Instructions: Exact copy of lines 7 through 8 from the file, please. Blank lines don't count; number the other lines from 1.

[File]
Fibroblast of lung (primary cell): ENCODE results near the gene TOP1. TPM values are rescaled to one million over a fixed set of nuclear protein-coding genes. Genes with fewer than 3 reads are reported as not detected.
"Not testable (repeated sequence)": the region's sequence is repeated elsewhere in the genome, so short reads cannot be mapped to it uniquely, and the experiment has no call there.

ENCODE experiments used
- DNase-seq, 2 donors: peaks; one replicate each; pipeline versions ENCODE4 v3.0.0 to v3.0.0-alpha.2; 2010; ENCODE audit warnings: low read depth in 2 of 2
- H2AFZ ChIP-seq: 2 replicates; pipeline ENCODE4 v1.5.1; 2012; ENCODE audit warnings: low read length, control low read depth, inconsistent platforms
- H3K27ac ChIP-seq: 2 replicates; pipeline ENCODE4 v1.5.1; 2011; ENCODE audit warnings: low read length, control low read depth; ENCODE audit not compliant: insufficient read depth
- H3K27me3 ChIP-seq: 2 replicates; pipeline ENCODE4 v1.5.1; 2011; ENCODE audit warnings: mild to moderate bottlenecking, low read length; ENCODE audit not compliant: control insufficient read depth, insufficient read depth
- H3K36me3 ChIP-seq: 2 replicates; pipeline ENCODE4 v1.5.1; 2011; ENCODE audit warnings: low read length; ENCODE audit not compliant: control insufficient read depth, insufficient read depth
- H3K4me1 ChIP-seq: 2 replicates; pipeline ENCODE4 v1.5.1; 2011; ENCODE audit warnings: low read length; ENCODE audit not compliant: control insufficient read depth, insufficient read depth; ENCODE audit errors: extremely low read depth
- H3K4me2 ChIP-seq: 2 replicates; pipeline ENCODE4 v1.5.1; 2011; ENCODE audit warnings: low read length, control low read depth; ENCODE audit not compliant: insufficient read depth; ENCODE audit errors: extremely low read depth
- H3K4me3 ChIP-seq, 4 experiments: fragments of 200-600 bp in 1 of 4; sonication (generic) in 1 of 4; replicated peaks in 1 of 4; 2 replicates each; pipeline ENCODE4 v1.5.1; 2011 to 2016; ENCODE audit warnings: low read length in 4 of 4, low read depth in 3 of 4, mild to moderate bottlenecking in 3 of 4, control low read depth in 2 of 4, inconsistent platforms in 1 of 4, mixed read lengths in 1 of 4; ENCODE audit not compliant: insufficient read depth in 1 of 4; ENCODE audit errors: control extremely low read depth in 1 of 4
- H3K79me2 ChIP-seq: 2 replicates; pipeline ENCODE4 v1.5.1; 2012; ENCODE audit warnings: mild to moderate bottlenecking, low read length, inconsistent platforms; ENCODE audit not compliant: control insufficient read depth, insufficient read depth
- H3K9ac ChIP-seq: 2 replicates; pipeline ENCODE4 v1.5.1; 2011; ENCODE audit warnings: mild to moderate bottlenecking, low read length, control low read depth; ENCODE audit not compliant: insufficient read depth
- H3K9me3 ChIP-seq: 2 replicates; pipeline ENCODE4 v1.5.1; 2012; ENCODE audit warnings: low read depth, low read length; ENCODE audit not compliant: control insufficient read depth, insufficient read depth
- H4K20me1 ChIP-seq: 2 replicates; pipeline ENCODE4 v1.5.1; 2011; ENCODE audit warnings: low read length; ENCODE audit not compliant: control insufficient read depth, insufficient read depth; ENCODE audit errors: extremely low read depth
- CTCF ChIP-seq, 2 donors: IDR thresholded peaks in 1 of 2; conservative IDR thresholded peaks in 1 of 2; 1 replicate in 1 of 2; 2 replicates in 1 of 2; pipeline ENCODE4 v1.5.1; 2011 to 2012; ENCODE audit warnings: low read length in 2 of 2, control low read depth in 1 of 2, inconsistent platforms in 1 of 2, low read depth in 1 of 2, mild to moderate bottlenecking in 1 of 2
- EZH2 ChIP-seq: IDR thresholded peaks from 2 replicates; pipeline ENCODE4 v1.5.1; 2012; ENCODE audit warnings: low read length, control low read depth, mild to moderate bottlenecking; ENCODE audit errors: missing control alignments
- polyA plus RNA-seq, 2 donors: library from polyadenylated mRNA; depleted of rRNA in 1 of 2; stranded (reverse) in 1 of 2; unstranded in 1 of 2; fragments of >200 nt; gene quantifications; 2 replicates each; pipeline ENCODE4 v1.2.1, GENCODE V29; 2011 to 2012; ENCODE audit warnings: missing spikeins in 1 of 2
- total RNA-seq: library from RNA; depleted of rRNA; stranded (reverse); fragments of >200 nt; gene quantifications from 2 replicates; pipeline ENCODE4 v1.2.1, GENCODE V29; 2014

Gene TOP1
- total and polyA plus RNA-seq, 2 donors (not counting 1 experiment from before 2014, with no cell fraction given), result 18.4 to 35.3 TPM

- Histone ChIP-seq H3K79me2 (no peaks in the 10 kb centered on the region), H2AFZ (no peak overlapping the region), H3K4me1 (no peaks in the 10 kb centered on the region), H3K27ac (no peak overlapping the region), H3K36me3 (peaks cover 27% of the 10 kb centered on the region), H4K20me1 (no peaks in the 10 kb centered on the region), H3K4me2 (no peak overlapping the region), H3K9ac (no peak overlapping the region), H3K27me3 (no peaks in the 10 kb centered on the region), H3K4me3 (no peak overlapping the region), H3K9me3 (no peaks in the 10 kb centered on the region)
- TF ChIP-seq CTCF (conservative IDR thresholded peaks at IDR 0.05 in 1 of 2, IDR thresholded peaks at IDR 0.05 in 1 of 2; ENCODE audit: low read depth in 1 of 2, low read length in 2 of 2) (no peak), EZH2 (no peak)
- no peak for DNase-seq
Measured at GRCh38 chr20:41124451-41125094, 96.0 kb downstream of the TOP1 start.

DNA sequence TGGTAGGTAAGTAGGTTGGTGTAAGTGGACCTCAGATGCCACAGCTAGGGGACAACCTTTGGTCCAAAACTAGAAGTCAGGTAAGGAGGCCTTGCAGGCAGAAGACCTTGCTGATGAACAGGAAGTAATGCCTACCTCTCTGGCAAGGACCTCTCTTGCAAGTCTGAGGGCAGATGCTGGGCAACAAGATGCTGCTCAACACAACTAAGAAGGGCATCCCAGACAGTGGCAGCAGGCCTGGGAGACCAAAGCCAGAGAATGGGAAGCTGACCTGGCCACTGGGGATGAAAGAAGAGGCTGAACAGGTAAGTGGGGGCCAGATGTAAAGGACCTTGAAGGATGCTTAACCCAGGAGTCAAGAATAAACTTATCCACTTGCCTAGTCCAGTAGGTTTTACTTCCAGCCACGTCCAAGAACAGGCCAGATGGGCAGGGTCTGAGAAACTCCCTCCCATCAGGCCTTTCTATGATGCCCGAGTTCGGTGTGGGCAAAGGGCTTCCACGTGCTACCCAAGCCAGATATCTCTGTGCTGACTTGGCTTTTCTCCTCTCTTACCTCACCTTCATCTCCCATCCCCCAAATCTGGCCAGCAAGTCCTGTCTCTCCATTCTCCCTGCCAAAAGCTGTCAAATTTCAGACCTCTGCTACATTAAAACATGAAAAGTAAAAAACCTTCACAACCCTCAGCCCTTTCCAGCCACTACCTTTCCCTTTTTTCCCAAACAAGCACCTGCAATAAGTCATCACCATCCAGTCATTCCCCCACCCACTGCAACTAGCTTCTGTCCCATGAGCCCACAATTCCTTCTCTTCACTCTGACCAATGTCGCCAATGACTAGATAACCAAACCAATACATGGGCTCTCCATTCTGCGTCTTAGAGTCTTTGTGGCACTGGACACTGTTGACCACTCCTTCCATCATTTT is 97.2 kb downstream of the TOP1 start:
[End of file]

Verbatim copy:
- H3K27me3 ChIP-seq: 2 replicates; pipeline ENCODE4 v1.5.1; 2011; ENCODE audit warnings: mild to moderate bottlenecking, low read length; ENCODE audit not compliant: control insufficient read depth, insufficient read depth
- H3K36me3 ChIP-seq: 2 replicates; pipeline ENCODE4 v1.5.1; 2011; ENCODE audit warnings: low read length; ENCODE audit not compliant: control insufficient read depth, insufficient read depth